My dear Theo,
Thanks for your kind letter and the 100-fr. note
I am very glad of Gauguin's success in the matter of the
continuous sale. If he could have sold enough within a year
from now to execute his plan to go to settle in Martinique, I
should think his fortune would be made. Only, as I see it, he
oughtn't to risk returning there before he has saved 5000
francs; according to him he will need 2000. But to my mind in
that case he would not go away by himself but along with
another man or with other men, and would found a studio there
for good and all.
But oh well, till then a lot of water will flow under the
I am greatly interested in what you write about the
Dutchmen. I hope to meet both of them personally someday. How
old are they? I dare hope that ultimately they will find their
coming to France was a good thing.
Their having trouble with their colour - damn it - does not
surprise me; may De Haan never forsake the serious study
of Rembrandt which the two drawings I am looking at now
[Vincent drew a sketch of The Sower here.]
This is a sketch of the latest canvas I am working on,
another Sower. Immense citron-yellow disk for the sun. Sky
green-yellow with pink clouds. The field violet, the sower and
the tree Prussian blue. Size 30 canvas. Let's
quietly postpone exhibiting until I have some thirty size 30
canvases. Then we are going to exhibit them only once in your
apartment for our friends, and even then without exercising any
pressure. And don't let's do anything else.
There are quite a few reasons not to make a stir at present.
It won't be for long for that matter, I think that I shall be
able to send it to you around the time of the exhibition or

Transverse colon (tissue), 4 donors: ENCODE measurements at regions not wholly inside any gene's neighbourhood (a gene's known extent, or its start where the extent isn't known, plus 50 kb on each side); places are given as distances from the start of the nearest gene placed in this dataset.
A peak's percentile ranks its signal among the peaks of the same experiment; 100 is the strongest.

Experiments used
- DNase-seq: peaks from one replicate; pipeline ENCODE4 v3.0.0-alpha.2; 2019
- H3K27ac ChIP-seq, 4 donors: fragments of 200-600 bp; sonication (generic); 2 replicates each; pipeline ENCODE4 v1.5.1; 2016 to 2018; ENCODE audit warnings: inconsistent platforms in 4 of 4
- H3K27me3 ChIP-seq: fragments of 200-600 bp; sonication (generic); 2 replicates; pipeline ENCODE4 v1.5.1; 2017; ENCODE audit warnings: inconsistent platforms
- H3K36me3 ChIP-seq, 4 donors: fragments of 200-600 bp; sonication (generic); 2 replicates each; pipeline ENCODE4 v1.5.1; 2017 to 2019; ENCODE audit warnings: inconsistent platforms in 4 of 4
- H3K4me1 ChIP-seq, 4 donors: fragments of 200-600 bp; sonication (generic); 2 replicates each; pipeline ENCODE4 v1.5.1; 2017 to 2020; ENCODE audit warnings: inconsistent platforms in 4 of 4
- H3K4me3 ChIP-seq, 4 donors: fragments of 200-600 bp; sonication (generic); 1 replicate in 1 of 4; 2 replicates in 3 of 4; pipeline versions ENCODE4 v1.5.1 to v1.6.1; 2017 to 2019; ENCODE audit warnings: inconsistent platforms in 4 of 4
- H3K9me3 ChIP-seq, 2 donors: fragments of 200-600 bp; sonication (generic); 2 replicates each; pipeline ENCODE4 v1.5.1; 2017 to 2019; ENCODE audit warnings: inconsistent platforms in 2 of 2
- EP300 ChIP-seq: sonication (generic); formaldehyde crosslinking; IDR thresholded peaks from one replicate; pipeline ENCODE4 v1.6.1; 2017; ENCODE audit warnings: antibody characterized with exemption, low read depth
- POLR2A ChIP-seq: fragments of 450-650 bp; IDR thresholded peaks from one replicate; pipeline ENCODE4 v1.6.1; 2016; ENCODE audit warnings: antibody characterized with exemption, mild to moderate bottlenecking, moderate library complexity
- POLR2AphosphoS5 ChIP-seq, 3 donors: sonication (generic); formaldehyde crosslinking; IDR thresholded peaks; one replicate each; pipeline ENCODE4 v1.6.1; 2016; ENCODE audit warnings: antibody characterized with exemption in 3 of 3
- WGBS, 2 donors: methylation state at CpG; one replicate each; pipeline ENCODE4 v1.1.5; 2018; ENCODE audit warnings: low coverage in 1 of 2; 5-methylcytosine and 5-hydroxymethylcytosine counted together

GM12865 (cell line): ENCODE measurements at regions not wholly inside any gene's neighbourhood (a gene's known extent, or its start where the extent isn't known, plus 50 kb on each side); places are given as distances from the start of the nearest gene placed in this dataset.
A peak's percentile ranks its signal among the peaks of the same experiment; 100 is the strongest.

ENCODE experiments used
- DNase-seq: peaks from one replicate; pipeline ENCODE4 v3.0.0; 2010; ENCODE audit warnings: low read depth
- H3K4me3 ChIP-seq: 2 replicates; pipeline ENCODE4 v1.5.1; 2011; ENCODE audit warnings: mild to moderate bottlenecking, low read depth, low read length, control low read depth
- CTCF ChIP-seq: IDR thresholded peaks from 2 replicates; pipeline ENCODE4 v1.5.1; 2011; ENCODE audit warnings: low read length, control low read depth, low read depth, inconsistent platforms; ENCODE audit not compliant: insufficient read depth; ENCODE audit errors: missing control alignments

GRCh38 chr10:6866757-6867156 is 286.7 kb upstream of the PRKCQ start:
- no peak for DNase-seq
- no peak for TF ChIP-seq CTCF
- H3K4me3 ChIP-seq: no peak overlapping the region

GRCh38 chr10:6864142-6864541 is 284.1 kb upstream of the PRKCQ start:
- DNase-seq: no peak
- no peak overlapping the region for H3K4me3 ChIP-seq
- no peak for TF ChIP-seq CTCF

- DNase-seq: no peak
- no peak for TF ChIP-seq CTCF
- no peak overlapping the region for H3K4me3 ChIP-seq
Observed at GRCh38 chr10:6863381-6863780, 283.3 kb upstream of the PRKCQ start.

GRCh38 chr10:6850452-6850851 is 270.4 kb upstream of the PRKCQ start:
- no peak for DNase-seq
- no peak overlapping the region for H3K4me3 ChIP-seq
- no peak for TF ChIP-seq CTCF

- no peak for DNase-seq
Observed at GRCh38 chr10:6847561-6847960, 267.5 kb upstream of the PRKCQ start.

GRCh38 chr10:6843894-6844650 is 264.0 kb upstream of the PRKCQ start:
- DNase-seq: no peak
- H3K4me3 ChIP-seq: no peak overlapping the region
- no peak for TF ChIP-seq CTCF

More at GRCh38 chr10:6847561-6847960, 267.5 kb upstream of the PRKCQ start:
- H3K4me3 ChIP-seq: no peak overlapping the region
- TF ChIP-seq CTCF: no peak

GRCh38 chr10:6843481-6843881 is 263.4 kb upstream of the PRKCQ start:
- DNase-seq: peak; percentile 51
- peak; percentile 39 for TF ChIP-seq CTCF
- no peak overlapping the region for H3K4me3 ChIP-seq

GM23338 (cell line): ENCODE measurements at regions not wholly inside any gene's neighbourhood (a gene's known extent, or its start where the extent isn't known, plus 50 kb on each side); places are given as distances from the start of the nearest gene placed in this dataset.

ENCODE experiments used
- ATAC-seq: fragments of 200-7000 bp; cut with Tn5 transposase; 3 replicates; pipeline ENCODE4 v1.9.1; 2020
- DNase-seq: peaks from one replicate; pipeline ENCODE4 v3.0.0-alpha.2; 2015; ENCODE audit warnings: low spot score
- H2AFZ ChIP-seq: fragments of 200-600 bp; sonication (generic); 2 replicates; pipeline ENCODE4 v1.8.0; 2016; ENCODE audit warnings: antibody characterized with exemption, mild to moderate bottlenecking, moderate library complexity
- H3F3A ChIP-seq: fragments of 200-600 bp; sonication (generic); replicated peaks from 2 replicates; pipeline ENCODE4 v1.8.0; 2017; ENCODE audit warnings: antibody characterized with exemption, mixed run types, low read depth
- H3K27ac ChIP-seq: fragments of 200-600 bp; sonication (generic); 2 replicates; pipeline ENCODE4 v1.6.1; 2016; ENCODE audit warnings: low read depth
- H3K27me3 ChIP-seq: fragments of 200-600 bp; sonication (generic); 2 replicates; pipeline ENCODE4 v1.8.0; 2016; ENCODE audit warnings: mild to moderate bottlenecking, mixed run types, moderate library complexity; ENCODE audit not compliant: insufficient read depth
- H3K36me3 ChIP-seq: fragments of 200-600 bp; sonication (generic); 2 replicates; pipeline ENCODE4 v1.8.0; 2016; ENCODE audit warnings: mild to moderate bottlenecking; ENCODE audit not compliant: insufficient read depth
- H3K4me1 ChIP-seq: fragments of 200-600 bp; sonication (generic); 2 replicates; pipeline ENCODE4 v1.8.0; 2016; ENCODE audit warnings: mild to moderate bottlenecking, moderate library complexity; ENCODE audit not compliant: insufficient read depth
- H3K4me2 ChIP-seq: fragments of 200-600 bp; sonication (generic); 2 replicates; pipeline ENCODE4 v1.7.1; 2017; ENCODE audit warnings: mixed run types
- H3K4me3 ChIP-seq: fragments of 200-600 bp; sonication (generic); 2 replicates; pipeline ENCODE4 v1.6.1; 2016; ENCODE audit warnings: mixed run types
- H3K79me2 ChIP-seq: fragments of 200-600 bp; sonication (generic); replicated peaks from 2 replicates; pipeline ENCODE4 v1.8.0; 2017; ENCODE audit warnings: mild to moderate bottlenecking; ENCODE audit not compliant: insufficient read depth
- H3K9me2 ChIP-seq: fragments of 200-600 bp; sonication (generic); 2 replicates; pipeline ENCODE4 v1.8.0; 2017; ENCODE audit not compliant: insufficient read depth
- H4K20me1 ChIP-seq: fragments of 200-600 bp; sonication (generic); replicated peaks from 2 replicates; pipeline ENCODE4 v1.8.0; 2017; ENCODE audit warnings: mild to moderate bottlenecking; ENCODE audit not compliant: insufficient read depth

soon after. In the meantime it will dry thoroughly here, and
then I shall be able to put a finishing touch to all the
canvases, once they are thoroughly dry even in the thickly
At the age of forty when I make a picture of figures or
portraits in the way I feel it, I think this will be worth more
than a more or less serious success at present.
Have you see the studies that Bernard brought back from
Brittany? - Gauguin told me a lot about them. He himself has
one that is simply masterly. I think that buying one from
Bernard would mean doing him a service, and that he really
Only you must not forget to return to Gauguin, either at the
end of the year or in March, the money he may have spent, for
instance, on sheets and other things that are to remain in the
I think that on all counts it will be a good thing to alter
nothing, absolutely nothing, in the financial arrangement as it
is fixed. If after a year things are found to be going
satisfactorily, then we shall see.
Gauguin is working on a very beautiful picture of women
washing, and also on a large still life of an orange-coloured
pumpkin and apples and white linen on a yellow background and
Here the weather is cold, notwithstanding which one sees
very fine things. For instance yesterday evening an
extraordinarily beautiful sunset of a mysterious, sickly citron
colour - Prussian blue cypresses against trees with dead leaves
in all sorts of broken tones without any speckling with bright
You cannot imagine how much it pleases me that you have
painters staying with you, and that you are not living all
alone in your apartment, just as it pleases me very much to
have such good company as Gauguin's.
I shall write again soon, and once more thanks for your kind
Ever yours, Vincent
What do De Haan and Isaäcson say about Monticelli? Have
they seen other pictures of his than those in your house? You
know that I myself still have the pretension to continue the
job that Monticelli started here.
At this time, Vincent was 35 year old
Vincent van Gogh. Letter to Theo van Gogh. Written c. 25 November 1888 in Arles. Translated by Mrs. Johanna van Gogh-Bonger, edited by Robert Harrison, number .
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